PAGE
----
When we talk about the "digital transformation" it inherently refers to change in the way businesses have to engage customers to deliver in an entirely new fashion. Increasingly they are expected to provide services-led experiences in terms of the way they engage with products and services. A large part of this is about leveraging the ecosystem to amplify the experience, but most challenging is the associated "business model shift" that all companies embarking on their digital transformation journey will have to undergo. It involves a completely new vision for the company that is cross-domain and impacts every division, but it could take various forms. IDC believes that an organization's ability to make money from any of these business model shifts is directly correlated to its digital maturity across a number of dimensions.
Based on information and data from IDC customers, surveys, public sources of data, and anecdotal evidence gathered by analyst-client interactions, this SAP sponsored iView explores five business model shifts with associated case studies to help demonstrate best practice in digital transformation.
IDC's Digital Transformation (DX) MaturityScape identifies the stages, dimensions, outcomes, and actions required for businesses to digitally transform their operations, organizations, products, and services. It also serves as a guide for business and technology executives to identify areas in need of improvement in support of digital transformation in five key areas:
The IDC DX MaturityScape describes the stages of maturity that a business must achieve in each of those five dimensions, each of which has also been developed as part of this content.
The five maturity stages are ad hoc, opportunistic, repeatable, managed, and optimized. The five dimensions of maturity are information, operating model, omni-experience, worksource, and leadership. Click on a combination of the maturity stage with a dimension for a description of each of IDC's Digital Transformation Maturity Models.
Information is siloed and value not leveraged. Data quality and integration issues constrain usage to limited domains.
Product/service/ experience delivery ignores ecosystem needs and opportunities. Marketing focus is unidirectional.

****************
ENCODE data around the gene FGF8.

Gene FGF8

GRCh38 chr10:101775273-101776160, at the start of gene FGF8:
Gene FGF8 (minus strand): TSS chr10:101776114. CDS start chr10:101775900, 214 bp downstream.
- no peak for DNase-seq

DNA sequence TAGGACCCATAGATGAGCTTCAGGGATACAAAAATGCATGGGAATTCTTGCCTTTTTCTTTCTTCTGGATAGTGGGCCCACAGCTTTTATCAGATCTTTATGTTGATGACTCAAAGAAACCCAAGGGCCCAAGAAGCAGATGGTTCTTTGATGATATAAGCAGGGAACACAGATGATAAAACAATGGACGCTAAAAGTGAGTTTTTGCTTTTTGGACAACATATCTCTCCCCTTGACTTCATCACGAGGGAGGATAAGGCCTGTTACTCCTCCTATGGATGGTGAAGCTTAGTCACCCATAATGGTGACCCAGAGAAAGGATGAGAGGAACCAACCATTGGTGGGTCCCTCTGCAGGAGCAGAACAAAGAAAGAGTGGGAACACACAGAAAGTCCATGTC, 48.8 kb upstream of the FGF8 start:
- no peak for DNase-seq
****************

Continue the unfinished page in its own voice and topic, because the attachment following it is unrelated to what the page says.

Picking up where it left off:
There is limited visibility into DX talent needs. Time-to-fill is slow; cost-of-hire is high. There are individual islands of DX productivity.
Leadership is skeptical of and lacks vision for DX. Culture is change resistant.
Information value is poorly defined. Structured datawarehousing provides basic analytics. Security is assessed.
Reactive delivery of customer experience. Multidirectional marketing is done on a case-by-case basis.
There are few enterprisewide DX capabilities. Internal DX sourcing with few external competencies.
There are cautious attempts at DX innovation, with fragmented vision. Skunkworks DX projects are allowed but with limited scope.
Information is managed as an asset and intrinsic DX value established. Information includes internal/external sources and all data formats. Security is critical.
Engaged delivery of multidimensional products/services/ experiences. Enterprise-level awareness of ecosystem impact on marketing.
There is broad acceptance of external DX sourcing including internal-external DX team cooperation.
DX vision and goal is to maintain parity. Top-down goal is to transform culture to adopt DX goals.
Information provides competitive DX advantage. Comprehensive information platform includes social, mobile, and IoT with advanced analytics.
Automatic delivery of high-quality digital experiences. Integrated synergistic marketing delivery across the entire ecosystem network.
Organization is focused on rapid DX execution and change. End-to-end talent integration for DX initiatives.
Industry DX leadership — culture and organization mirror continuous evolution of DX vision.
Information is the highest-value DX differentiator. Competitive strength and significant revenue streams are derived from real-time information management.
Self-improving experience delivery disrupts ecosystem behavior. Breakout innovation in the use of DX will transform marketing.
Organizational culture employs anytime-anywhere sourcing for DX. Teams self-organize to achieve results.
Visionary and disruptive DX — ecosystem insight drives vision and organizational goals and projects.
IDC's Digital Transformation MaturityScape Benchmark Survey, a U.S. study conducted between February and March 2015, revealed that only 20% of organizations interviewed categorized themselves as being in the advanced stages of digital transformation maturity. The study was repeated in Europe in May 2015 and uncovered that one in five organizations are classified as 'Digital Resisters. This speaks volumes for the growth and untapped potential of digital transformation within organizations.